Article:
Streptococcus pneumoniae is a leading cause of pneumonia, a type of respiratory tract infection, particularly among the elderly population, who are often immunocompromised. Pneumococcal bacteremia occurs in about 25%–30% of patients with pneumococcal pneumonia which is as a result of infection with Streptococcus pneumoniae. The World Health Organization (WHO) has identified pneumococcal antimicrobial resistance (AMR) as a major public health concern, with an emerging number of pneumococcal strains showing resistance to multiple antibiotics.

In low and middle-income countries, such as Ghana, there has been a concern of AMR in Streptococcus pneumoniae infection treatment among the elderly population. In 2022, the PARSTREP1 team set out to combat the gap of difficulty in obtaining information about the prevalence of AMR in Ghana especially among the elderly. The team participated in three health screening events at different locations in Accra, Ghana. During these health screenings the team members educated the attendees on the impact of AMR. Furthermore, the PARSTREP team set up a collaboration with the Nutrition department at the University of Ghana to open a new research line about the correlation between nutrition, infection and AMR.  

The PARSTREP team conducted a research project titled “Genomics of host-pathogen interactions underlying Streptococcus pneumoniae infection in the Ghanaian elderly population” to study the influence of AMR on Streptococcus pneumoniae within the Ghanaian elderly population. A total of 98 elderly participants were enrolled in the project, with 62 nasopharyngeal samples successfully collected from the participating elderly. Of these samples, 82 bacteria were identified, indicating that multiple different bacteria were present in the nasopharynx of some participants. The project also collected data on the self-reported frequency of antibiotic use among the Ghanaian elderly population. The data revealed that 38% of the elderly population indicated that they never used antibiotics, 19% said they take antibiotics every month, 9% reported taking antibiotics three to six times per year, 7% taking antibiotics one to two times per year and 27% less than 1 time per year.

Another component of the research project is a literature review. “The PARSTREP team has concluded a systematic review and meta-analysis on Streptococcus pneumoniae carriage and AMR in Africa. This revealed high percentages of non-susceptibility to certain antibiotics, especially Penicillin, Tetracycline, and Co-trimoxazole.” – Augustina Frimpong.

A literature search on PubMed using the search terms “antimicrobial resistance Ghana” revealed 132 hits. From these 132, 54 studies describe bacterial strains and AMR patterns in samples obtained in Ghana. Furthermore, there were 24 studies on antimicrobial stewardship/policy/treatment guidelines and seven studies describing the fundamental mechanisms of AMR.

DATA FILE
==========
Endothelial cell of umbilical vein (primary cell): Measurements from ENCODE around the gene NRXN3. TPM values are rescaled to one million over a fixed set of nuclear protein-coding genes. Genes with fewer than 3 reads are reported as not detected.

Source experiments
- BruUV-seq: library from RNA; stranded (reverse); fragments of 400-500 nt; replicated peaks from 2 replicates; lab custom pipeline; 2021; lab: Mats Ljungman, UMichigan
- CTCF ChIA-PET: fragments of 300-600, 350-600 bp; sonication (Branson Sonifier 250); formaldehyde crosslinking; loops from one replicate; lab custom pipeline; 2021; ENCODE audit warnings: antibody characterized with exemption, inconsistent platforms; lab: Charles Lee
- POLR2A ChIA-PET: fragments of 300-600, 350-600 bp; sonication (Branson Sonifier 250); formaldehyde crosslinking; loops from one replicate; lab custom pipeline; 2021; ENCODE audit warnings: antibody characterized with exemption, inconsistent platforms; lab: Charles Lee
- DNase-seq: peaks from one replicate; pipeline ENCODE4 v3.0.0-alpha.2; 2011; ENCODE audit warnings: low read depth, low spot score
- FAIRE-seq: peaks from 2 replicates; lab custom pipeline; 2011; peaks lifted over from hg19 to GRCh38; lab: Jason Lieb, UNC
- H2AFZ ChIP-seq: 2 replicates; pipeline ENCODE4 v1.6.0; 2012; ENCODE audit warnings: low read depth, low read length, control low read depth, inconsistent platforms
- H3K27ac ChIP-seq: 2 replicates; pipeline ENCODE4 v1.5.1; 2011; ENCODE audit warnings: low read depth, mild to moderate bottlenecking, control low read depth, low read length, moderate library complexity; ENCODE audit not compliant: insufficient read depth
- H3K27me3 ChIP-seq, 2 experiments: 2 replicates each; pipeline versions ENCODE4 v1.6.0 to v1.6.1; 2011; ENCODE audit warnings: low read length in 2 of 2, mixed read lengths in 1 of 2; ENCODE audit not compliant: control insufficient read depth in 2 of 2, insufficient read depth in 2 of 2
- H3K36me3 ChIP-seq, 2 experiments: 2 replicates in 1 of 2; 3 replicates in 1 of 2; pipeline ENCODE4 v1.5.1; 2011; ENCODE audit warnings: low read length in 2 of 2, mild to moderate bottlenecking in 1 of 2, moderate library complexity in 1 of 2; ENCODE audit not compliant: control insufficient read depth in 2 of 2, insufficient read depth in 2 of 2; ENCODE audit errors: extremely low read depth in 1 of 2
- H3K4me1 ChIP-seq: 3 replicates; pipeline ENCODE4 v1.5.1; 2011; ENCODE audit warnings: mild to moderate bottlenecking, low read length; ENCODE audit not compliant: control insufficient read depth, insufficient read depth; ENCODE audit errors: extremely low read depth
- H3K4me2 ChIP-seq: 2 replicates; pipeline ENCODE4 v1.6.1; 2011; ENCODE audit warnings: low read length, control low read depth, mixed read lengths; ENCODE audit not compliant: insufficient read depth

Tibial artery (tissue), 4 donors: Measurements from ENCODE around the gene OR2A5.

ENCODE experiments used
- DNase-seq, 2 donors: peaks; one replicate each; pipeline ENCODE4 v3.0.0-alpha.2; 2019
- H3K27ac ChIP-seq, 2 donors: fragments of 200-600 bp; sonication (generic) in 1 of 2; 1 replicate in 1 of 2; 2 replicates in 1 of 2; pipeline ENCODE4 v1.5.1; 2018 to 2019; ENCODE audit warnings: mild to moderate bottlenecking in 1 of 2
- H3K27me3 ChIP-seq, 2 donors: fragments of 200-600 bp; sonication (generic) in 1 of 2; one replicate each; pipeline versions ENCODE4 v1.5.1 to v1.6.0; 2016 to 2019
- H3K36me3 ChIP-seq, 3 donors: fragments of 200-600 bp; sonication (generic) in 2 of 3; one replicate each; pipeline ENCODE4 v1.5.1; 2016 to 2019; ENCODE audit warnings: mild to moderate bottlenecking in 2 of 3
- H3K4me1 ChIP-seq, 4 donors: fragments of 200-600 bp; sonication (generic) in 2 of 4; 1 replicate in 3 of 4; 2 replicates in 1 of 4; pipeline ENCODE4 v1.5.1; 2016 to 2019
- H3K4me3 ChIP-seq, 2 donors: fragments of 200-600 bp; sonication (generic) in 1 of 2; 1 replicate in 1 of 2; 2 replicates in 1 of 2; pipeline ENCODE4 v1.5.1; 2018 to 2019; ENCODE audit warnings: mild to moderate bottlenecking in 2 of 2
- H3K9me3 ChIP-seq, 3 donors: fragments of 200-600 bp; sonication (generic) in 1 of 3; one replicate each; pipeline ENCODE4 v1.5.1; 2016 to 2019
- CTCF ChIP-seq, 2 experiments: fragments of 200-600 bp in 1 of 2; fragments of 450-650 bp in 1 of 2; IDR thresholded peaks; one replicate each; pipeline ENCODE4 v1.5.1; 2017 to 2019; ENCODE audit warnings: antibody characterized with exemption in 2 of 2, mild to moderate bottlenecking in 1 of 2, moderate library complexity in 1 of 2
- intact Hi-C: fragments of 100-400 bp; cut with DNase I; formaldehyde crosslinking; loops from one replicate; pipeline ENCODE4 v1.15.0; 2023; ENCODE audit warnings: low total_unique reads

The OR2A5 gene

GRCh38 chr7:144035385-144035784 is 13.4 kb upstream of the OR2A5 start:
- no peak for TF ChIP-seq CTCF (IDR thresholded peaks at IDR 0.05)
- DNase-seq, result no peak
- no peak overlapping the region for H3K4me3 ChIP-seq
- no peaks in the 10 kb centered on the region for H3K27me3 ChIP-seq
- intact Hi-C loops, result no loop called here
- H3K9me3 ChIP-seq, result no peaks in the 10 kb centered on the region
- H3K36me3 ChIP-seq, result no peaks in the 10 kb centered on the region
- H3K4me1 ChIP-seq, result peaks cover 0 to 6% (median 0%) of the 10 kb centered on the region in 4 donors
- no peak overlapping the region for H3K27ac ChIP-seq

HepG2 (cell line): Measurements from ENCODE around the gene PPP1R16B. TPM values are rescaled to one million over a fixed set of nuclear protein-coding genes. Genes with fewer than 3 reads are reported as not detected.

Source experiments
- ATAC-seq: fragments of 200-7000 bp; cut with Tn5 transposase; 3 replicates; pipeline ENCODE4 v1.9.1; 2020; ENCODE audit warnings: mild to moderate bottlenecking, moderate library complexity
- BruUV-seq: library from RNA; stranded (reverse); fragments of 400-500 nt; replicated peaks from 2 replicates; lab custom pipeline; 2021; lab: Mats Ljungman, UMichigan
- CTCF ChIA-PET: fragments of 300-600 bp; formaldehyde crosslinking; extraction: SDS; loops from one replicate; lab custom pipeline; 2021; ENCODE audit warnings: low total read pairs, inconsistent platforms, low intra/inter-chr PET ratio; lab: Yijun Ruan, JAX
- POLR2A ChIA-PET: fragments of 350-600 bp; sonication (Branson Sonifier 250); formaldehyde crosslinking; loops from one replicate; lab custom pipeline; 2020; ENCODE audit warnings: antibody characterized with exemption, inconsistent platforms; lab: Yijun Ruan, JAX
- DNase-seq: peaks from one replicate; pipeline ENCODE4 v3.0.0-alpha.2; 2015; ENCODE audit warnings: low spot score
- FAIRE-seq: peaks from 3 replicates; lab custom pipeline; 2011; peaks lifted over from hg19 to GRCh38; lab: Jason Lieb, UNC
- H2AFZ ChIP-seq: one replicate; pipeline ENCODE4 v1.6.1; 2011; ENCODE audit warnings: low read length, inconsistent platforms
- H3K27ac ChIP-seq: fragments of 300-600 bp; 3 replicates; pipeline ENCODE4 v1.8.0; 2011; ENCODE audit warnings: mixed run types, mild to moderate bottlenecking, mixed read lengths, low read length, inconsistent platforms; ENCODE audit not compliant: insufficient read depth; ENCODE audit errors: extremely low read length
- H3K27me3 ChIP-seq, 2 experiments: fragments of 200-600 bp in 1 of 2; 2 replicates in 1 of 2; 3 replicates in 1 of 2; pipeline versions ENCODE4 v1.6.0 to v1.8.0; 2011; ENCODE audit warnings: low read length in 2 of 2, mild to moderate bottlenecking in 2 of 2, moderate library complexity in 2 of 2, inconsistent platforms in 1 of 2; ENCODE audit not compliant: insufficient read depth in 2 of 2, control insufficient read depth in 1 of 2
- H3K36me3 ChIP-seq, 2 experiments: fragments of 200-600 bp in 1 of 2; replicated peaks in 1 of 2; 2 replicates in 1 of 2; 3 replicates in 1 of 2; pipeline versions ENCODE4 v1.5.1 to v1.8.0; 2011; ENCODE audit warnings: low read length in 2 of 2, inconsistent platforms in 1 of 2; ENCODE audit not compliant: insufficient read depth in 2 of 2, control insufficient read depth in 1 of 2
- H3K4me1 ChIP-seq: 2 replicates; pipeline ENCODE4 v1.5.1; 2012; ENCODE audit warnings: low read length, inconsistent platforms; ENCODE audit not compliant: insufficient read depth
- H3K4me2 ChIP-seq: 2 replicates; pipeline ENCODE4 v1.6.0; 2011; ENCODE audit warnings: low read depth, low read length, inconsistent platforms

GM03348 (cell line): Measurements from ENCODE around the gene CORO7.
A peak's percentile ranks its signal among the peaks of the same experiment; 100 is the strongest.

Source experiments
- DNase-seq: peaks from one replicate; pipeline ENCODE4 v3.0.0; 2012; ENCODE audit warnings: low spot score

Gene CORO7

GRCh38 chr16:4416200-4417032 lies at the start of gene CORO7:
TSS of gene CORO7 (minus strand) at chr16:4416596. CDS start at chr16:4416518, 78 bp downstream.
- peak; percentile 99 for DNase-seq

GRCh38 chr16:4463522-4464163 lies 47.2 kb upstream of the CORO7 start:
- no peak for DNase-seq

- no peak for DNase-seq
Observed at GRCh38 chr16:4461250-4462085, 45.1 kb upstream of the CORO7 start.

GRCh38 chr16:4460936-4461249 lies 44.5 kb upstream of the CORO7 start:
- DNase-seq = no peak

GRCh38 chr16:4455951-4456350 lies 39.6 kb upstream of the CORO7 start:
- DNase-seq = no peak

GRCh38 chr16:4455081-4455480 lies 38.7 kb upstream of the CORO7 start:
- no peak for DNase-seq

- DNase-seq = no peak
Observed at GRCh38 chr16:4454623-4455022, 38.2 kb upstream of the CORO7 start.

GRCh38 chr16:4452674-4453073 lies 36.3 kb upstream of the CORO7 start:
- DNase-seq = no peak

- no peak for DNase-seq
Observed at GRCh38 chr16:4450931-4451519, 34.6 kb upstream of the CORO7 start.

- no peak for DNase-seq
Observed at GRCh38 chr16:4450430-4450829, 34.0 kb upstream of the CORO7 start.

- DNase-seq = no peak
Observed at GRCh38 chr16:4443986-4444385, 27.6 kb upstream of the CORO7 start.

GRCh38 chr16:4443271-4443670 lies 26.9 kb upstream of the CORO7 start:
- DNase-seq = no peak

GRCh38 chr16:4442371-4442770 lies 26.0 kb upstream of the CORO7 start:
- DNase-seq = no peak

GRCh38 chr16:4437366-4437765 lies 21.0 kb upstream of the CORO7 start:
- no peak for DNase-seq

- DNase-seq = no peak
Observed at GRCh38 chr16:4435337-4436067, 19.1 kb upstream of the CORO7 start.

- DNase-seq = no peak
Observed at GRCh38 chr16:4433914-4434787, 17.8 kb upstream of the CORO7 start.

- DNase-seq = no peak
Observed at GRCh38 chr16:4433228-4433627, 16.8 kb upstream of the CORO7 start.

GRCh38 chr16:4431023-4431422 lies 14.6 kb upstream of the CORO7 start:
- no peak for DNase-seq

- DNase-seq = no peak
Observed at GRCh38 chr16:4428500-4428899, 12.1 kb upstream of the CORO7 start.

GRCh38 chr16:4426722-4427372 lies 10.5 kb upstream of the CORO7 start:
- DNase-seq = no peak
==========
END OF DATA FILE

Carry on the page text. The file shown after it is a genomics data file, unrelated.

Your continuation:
Misuse, overuse, and underuse of antibiotics are major causes of AMR. The findings from the PARSTREP project were relayed to collaborators and partners who also work in the field of AMR prevention and control and healthcare providers. Results of the research were disseminated at the 37 Military Hospital, Accra, Ghana at beginning 2023. Doctors at the hospital’s Department of Internal Medicine acknowledged the data obtained. They were interested in the different types of bacteria detected by the PARSTREP team in patients. “The doctors were shocked at the increased frequency of self-reported antibiotic use among patients and suggested further investigation into the types of antibiotics employed.” the PARSTREP team

The PARSTREP team also participated in a workshop themed “Introduction to Bacterial Genomics Bioinformatics Workshop,” where they presented findings from the project. The workshop was organized by scientists from NMIMR and the bioinformatics unit of the University of Cambridge, and sponsored by AREF and CAMBRIDGE-AFRICA ALBORADA research funds.

“From the workshop, our team is now working on a proposal to use a systems biology approach (omics) to understand infection outcome in the elderly, given the understudied nature of the Ghanaian elderly population’s health-related issues”, said Augustina Frimpong

According to Augustina Frimpong and the PARSTREP team, bacterial infection, including pneumonia, and AMR among Ghana’s elderly population is an issue that needs attention in Ghana as shown by the findings of the research and report of advocacy.

 1- Streptococcus pneumonia Resistance to Antibiotics in Ghanaian Elderly Population (PARSTREP)